actively involved.

1429 Hill Street

Tel. 663-4129

ANNOUNCE S

SABBATH SERVICES
Start Jan. 8, at 7:30 p.m. and every Friday
Saturdays, (with Beth Israel Cong.) at 9 a.m.
CLASSES and STUDY GROUPS
at 7:30 p.m.
Monday-HEBREW, begin Jan. 1I
Tuesday--VITAL JEWISH ISSUES,
begins Jan. 1 2 Dr. Emannuel Margolis, inst.
Thursday-THE ESSENCE OF JUDAISM,
begins Jan. 14 Dr. Herman Jacobs, Tnst.
Registration-Sunday, Jan. 10, 4 p.m.
Fee per course-Members $1.00; Non-Members $2.00
BET MIDRASH-conducted in Hebrew.
Co-sponsored by Jewish Theological Seminary of
America, Detroit Midrasha and Hillel.
Thursday, starting Jan. 7
HEBREW LITERATURE, 4:15-6-Dr. Amos Tversky
BIBLE, 4:15-6-Rabbi Shalom Schwartz
TALMUD, 6:30-8:15-Rabbi Shalom Schwartz
LIBRARY and STUDY ROOMS
Daily and evenings
SPECIAL INTEREST GROUPS
ATID-SZO-NAGILA DANCERS

ZWERDLING LECTURESHIP in BIBLICAL STUDIES
1965 Series, "The Hebrew Patriarchs
and History" by
Pere R. deVaux, French archaeologist and
Biblical authority
Jan. 21, 4:15 p.m. Aud. C, Angell Hall
"ABRAM THE HEBREW" (Gen. 14, 13).
Jan. 21, 8:15 p.m. Zwerdling-Cohn Hall,
1429 Hill St. (jointly with Beth Israel Cong.)
"BIBLICAL TRADITIONS and EXTERNAL
EVIDENCE"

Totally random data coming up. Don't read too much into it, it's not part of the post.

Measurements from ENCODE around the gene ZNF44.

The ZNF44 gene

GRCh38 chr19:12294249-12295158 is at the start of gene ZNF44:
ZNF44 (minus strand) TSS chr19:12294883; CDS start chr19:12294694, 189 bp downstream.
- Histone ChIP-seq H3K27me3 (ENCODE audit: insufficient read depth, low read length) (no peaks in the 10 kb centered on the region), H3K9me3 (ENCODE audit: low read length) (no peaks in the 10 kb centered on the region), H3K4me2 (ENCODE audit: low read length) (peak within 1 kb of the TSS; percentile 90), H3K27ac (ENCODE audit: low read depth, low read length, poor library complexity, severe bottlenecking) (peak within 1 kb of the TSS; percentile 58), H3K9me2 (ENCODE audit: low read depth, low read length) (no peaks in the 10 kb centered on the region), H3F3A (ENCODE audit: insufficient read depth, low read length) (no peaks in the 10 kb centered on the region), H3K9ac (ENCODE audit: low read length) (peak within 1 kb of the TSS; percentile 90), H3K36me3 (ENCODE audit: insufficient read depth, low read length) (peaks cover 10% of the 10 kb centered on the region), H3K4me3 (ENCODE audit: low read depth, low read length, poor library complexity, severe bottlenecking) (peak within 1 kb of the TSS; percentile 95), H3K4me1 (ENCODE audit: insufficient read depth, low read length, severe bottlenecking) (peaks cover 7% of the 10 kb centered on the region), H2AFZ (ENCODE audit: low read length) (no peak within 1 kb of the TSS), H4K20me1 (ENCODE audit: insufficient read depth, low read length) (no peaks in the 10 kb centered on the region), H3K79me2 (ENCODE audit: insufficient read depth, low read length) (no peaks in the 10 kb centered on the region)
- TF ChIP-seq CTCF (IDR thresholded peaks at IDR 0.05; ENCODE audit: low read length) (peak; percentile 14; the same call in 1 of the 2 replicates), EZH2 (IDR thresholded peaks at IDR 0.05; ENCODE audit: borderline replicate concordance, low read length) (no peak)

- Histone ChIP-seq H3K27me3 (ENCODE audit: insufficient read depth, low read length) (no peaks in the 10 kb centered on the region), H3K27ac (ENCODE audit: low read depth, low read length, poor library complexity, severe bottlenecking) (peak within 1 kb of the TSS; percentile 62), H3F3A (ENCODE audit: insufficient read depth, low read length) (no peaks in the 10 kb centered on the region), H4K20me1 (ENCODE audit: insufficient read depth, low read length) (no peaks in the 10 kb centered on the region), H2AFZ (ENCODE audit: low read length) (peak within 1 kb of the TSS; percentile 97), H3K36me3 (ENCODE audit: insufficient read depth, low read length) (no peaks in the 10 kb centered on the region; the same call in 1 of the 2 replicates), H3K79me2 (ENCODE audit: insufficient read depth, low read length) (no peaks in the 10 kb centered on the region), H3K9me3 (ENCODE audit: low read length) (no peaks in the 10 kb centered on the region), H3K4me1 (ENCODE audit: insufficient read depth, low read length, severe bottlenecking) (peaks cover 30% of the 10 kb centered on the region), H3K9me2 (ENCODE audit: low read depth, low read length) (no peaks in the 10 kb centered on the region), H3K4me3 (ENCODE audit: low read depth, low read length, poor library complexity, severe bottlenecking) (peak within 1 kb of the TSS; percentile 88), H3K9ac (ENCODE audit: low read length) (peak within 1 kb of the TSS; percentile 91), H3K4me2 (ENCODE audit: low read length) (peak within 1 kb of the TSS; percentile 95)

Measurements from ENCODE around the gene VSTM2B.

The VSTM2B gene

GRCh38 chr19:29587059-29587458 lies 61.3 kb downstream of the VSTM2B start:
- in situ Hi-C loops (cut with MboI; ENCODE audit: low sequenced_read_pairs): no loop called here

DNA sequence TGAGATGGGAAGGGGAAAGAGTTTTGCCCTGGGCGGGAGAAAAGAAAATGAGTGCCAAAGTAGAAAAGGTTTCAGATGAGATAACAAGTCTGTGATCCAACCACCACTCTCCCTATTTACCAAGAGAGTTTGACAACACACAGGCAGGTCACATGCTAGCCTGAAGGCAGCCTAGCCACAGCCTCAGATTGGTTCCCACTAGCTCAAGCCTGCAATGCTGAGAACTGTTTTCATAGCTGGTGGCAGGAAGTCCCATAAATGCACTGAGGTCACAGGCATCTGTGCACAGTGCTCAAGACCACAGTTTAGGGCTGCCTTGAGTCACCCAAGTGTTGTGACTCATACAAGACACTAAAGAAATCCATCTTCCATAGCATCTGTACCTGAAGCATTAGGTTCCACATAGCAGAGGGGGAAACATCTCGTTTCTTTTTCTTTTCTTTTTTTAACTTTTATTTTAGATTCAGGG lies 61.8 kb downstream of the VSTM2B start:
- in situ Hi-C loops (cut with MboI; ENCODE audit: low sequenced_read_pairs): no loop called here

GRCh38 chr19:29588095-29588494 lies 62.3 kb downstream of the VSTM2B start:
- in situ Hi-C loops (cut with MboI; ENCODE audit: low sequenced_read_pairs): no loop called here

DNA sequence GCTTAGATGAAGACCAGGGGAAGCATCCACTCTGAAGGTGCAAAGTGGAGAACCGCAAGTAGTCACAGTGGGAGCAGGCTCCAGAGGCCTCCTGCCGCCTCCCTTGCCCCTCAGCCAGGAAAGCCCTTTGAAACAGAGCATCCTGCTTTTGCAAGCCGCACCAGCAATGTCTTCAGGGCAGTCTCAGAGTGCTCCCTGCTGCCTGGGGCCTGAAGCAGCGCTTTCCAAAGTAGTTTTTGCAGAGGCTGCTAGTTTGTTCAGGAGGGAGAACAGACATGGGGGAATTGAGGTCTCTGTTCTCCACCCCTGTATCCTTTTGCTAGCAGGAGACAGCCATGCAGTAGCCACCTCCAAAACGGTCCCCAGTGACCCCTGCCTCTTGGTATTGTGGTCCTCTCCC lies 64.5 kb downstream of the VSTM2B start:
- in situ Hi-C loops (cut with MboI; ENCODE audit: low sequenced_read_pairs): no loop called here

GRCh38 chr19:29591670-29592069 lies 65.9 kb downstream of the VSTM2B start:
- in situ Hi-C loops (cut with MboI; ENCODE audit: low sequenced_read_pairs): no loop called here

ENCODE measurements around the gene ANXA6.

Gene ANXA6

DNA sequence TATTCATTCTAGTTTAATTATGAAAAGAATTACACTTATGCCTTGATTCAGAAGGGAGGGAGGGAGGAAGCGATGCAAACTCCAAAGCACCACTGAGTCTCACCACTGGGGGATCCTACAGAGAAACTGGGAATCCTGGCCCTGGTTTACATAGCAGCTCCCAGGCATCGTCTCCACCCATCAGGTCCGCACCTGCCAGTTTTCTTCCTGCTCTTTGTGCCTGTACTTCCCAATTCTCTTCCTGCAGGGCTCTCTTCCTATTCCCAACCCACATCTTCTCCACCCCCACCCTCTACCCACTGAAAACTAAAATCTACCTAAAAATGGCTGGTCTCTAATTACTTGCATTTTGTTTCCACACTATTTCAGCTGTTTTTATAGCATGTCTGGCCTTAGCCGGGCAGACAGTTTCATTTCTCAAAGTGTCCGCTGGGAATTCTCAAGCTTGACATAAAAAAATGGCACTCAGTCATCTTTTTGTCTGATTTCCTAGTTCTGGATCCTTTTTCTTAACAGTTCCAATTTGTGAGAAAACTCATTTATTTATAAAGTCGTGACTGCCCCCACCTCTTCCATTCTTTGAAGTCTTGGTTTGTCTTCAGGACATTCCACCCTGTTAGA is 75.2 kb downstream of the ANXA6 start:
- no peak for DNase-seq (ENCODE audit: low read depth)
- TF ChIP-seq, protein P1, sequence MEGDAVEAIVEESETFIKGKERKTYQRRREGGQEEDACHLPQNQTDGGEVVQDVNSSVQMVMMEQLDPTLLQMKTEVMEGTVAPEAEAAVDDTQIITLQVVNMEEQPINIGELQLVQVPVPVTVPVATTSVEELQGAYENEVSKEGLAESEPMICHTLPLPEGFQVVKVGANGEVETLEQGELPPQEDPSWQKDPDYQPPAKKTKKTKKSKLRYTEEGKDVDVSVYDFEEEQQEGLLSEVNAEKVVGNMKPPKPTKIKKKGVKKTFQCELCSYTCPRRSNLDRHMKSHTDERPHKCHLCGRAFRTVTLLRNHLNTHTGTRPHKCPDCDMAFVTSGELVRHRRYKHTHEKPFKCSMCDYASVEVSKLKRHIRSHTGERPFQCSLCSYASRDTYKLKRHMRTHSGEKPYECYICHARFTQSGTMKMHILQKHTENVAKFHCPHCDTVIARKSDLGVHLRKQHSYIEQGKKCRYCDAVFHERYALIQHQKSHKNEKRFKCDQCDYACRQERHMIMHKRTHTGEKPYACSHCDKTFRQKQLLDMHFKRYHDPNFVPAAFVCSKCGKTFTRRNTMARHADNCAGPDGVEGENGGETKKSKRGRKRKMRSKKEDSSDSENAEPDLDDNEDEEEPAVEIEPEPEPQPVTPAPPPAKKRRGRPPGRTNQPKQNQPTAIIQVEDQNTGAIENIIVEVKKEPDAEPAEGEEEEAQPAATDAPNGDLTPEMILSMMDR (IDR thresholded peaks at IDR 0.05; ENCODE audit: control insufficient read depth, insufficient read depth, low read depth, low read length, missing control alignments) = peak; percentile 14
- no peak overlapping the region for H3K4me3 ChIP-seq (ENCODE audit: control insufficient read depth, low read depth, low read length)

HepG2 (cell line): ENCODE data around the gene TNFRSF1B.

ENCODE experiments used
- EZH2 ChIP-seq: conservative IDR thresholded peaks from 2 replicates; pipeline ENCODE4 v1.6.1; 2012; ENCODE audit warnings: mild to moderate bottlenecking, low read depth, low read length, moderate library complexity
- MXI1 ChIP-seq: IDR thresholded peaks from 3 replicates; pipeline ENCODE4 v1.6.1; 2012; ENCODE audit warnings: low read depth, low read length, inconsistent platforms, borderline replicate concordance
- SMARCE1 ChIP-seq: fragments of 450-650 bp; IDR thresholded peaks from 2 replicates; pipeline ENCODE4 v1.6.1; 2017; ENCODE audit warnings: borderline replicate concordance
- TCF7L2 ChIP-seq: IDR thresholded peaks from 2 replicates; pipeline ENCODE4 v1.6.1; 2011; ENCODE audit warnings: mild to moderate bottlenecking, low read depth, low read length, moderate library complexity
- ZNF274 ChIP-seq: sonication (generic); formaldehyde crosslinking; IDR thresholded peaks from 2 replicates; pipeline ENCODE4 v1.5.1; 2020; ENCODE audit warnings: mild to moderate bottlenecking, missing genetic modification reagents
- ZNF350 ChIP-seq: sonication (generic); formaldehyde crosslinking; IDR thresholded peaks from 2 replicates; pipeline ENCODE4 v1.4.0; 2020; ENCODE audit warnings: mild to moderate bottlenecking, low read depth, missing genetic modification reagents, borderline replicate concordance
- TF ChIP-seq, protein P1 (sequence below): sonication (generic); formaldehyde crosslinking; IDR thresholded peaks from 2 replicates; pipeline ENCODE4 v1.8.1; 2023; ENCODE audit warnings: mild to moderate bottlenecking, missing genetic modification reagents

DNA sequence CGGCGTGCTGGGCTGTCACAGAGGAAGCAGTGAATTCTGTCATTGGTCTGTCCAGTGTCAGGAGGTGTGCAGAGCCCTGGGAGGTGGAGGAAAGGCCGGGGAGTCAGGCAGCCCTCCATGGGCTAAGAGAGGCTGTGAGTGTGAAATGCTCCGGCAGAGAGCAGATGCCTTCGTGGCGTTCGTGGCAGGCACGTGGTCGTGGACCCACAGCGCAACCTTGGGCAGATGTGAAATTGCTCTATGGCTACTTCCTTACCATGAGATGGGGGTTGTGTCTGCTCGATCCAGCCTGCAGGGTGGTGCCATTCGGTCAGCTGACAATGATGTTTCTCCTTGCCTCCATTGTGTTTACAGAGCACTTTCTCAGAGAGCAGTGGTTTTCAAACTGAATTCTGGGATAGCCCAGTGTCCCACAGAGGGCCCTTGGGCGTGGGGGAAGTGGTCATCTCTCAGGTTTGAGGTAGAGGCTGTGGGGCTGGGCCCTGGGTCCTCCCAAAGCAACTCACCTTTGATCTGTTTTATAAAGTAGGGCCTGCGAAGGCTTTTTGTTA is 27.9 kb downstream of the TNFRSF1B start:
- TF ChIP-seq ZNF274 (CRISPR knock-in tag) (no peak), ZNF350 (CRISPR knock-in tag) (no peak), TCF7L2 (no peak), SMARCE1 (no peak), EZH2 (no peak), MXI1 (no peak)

Jan. 22, 4:15 p.m. Aud. C
"MY FATHER WAS A WANDERING
ARAMEAN" (Deut. 26, $)
OTHER LECTURES-to follow
*
KOSHER DINNERS
Sunday Supper Club (delicatessen) starts
Jan. 10, 5:30 p.m.
Co-ops
1. Friday evening and Saturday noon
2. Tuesday and Thursday evenings

p

It
!s.

n

r

For further details, call at or. phone HILLEL office.

r

I

World News
Roundup
By The Associated Press
LONDON-British Nazi leader
Colin Jordan and his followers
turned an election rally for For-
eign Secretary Patrick Gordon
Walker into a near-riot last night.
The Foreign Secretary shoved
Jordan away with his own hands
as the Nazi chief tried to climb
onto the platform. Defense Secre-
tary Denis Healey pitched in with
his cabinet colleague as the Ley-
ton town hall echoed with boos,
catcalls and whistles.
WASHINGTON - Harold Gold-
stein, assistant commissioner of
the Bureau of Labor Statistics,
said the December employment
and jobless figures reflected "a
continuation of the improvement
we've been showing . . . through
most of 1964."
He described the jobless rate
last month as "well below" the
figure of 5.5 per cent in December
of 1963.

SP

Gif2

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one week only
January 9 thru January 16
walking sheer (reg. $1.35) $1.15, 3 prs. $3.45
reinforced sheer-(reg. $1.50) $1.25, 3 prs. $3.75
micro-mesh (reg.$1.50) $1.25, 3prs. $3.75
sheer heel demi-toe-(reg. $1.65) $1.35, 3 prs. $4.05
run guard" contrece -(reg.$1.65) $1.35, 3prs. $4.05
stretch sheer (reg.$1.65) $1.35, 3prs. $4.05
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sandalfoot (reg.$1.95) $1.65, 3 prs. $4.95
panty hose (reg. $3.00) $2.50, 3 prs. $7.50

I

CATHOLIC STUDENTS
and FACULTY:
Visit the NEWMAN ASSOCIA-
TION at the Father Richard Cen-
ter, 331 Thompson during Orien-
tation Week, January 6-10. Be
'sure to be with us o~n

U I

5